Fishers’ perceptions of climate change, impacts on their livelihoods and adaptation strategies in environmental change hotspots: a case of Lake Wamala, Uganda
Fisheries resources support livelihoods of fishing communities but are threatened by over-exploitation, habitat degradation, pollution, invasive species and climate change. Unlike the other threats, climate change has received limited consideration and reducing its risks requires appropriate adaptation strategies. This study used quantitative and qualitative methods to generate knowledge on fishers’ perceptions of climate change, changes in climate variables and their impacts on livelihoods, adaptation strategies, constraints to adaptation and required interventions to promote adaptation strategies that would enable fishers to build resilience to sustain their livelihoods. We found that fishers were aware of changes in climate conditions manifested by unpredictable seasons, floods and droughts. Fishing remained the main livelihood activity. However, the dominance of fishes had changed from Nile tilapia (Oreochromis niloticus L.) to the African catfish (Clarias gariepinus Burchell). Floods and droughts were associated with damage to gears, boats, landing sites and changes in fish catches and sizes, income from fishing and fish consumption. The fishers adapted by increasing time on fishing grounds and changing target species and fishing gear among other things. Some innovative fishers diversified to high-value crops and livestock. This increased their income beyond what was solely earned from fishing which provided an incentive for some of them to quit fishing. Livelihood diversification was enhanced by use of communications technology, membership of social groups, increasing fishing days and fishing experience. Adaptation was, however, constrained by limited credit, awareness and access to land, which require interventions such as improving access to credit, irrigation facilities, appropriate planting materials and awareness raising. We identified adaptation strategies, which if promoted and their constraints addressed, could increase resilience of fishers to the influence of climate change and sustain their livelihoods.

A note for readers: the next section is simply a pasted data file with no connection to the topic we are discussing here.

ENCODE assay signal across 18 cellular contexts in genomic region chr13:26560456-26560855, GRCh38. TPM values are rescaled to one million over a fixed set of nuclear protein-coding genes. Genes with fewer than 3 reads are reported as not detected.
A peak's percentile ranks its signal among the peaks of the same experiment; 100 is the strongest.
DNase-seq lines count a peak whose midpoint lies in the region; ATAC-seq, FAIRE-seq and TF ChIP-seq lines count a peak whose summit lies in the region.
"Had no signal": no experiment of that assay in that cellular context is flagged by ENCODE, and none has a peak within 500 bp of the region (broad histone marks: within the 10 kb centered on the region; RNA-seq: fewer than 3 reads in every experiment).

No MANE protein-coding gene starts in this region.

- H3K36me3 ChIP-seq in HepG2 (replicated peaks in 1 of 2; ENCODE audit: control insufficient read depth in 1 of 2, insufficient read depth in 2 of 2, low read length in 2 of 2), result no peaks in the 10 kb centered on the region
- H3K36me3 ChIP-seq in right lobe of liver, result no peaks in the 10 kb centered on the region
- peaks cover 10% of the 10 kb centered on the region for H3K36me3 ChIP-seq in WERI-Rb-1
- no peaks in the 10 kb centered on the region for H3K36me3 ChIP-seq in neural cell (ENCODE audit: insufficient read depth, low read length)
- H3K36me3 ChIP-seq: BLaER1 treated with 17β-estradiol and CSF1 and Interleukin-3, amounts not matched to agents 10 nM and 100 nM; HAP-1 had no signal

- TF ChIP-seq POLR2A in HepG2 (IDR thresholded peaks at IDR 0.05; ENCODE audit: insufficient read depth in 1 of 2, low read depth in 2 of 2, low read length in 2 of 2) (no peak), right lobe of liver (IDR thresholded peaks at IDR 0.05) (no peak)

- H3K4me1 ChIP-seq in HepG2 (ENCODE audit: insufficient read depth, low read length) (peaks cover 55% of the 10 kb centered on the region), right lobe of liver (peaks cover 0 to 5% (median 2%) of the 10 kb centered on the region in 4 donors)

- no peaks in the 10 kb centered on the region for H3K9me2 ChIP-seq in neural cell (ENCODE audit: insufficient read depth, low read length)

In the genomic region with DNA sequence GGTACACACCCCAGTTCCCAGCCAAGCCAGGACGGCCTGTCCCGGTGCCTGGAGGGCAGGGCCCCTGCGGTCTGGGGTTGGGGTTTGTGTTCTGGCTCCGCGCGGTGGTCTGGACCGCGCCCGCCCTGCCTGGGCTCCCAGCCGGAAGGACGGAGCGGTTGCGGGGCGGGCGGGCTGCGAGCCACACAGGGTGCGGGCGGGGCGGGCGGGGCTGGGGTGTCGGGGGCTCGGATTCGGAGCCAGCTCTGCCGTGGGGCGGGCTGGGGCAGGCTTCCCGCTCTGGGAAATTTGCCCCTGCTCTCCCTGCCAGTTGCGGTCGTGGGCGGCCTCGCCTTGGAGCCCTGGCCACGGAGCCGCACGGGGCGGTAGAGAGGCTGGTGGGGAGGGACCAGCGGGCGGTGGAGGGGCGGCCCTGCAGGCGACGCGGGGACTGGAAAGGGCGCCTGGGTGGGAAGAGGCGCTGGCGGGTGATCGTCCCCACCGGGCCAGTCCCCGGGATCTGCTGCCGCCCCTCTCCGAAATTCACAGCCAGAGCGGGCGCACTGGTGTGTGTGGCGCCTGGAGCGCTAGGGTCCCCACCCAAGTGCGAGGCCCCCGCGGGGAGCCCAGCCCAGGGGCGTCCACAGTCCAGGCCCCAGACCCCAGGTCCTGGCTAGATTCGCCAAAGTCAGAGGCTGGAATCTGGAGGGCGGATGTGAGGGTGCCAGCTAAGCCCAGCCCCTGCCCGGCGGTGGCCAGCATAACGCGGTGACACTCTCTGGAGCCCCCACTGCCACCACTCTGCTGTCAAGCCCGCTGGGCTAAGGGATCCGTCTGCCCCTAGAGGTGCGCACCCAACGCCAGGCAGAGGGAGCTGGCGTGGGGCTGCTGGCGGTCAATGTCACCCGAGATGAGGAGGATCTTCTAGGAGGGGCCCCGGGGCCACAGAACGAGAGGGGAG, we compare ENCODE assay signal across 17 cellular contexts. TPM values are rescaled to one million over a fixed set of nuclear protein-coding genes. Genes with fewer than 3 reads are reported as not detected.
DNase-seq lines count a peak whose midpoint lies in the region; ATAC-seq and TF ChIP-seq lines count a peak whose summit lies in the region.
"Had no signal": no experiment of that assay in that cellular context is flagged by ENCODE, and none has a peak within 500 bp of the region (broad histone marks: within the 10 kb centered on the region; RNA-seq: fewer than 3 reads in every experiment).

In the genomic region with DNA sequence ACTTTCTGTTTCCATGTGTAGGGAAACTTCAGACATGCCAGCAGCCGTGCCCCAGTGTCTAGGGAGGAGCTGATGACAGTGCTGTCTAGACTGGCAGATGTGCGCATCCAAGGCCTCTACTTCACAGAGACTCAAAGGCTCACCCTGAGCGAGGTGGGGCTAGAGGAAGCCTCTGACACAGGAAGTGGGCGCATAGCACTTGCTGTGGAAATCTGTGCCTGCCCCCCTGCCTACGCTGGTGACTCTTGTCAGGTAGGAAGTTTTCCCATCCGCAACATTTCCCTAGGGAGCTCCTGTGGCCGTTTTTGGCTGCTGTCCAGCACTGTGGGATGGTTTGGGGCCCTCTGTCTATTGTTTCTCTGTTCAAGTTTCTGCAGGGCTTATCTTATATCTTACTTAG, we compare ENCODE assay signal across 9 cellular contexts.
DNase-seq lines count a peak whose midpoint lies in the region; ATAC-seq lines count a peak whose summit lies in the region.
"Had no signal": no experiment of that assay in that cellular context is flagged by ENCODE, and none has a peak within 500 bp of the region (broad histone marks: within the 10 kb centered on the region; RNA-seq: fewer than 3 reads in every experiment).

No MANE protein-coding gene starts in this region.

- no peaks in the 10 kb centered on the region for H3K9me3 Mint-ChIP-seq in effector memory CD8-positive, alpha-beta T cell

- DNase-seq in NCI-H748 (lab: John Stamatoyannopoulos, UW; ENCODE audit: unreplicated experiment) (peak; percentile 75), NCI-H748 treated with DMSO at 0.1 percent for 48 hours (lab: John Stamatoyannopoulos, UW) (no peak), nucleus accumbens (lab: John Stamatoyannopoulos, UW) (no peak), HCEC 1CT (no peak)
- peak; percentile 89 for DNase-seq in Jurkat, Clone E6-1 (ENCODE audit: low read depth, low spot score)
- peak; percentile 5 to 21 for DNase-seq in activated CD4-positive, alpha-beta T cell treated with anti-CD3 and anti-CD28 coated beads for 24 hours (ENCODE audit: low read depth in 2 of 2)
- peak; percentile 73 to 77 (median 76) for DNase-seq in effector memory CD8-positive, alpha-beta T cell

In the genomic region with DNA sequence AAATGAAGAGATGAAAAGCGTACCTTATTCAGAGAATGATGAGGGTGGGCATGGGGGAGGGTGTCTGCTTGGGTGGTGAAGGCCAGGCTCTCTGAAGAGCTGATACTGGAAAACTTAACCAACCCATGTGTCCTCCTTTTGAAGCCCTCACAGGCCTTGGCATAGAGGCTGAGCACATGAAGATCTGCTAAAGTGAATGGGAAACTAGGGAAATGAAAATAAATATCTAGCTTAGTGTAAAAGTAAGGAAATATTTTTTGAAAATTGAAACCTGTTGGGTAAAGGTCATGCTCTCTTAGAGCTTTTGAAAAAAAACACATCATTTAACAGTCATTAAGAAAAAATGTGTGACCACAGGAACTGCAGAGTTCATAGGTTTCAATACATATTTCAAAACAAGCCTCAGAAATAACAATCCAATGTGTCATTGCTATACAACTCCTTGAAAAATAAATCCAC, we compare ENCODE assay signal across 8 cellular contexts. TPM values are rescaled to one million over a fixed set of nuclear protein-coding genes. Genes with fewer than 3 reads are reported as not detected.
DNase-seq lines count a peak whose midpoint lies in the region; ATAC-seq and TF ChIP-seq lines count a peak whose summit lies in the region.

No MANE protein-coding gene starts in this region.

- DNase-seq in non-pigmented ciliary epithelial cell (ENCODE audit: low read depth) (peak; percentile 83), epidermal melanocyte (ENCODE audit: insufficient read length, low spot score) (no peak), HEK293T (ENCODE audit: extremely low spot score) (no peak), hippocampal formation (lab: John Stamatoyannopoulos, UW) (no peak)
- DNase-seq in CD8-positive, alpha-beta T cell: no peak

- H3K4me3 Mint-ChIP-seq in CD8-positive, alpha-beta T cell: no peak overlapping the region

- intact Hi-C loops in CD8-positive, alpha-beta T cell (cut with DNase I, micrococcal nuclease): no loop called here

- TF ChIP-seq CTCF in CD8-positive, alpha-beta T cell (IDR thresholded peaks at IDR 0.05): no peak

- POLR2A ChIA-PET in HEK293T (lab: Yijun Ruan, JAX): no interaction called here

KeywordsAdaptation Climate change Environmental change Fishers Livelihoods Uganda
We are indebted to the Director of Research and staff of the National Fisheries Resources Research Institute (NaFIRRI), Uganda for logistical support. Field data collection was made possible with support from The Rockefeller Foundation and the Lake Victoria Environmental Management Project Phase II, funded by the World Bank through the Government of Uganda. We are grateful to anonymous reviewers for their useful comments. We are thankful to William Critchely and Matt Hamilton who voluntarily proofread the text to improve the English.
Compliance with ethical standards
Conflict of interest
The authors declare no conflict of interest.
- Aiken, K. A., Bacon, P. R., & Mooyoung, R. (1992). Recovery after Hurricane Gilbert: Implications for disaster preparedness in the fishing industry in Jamaica. Proceedings of the Gulf and Caribbean Fisheries Institute, 41, 261–283.Google Scholar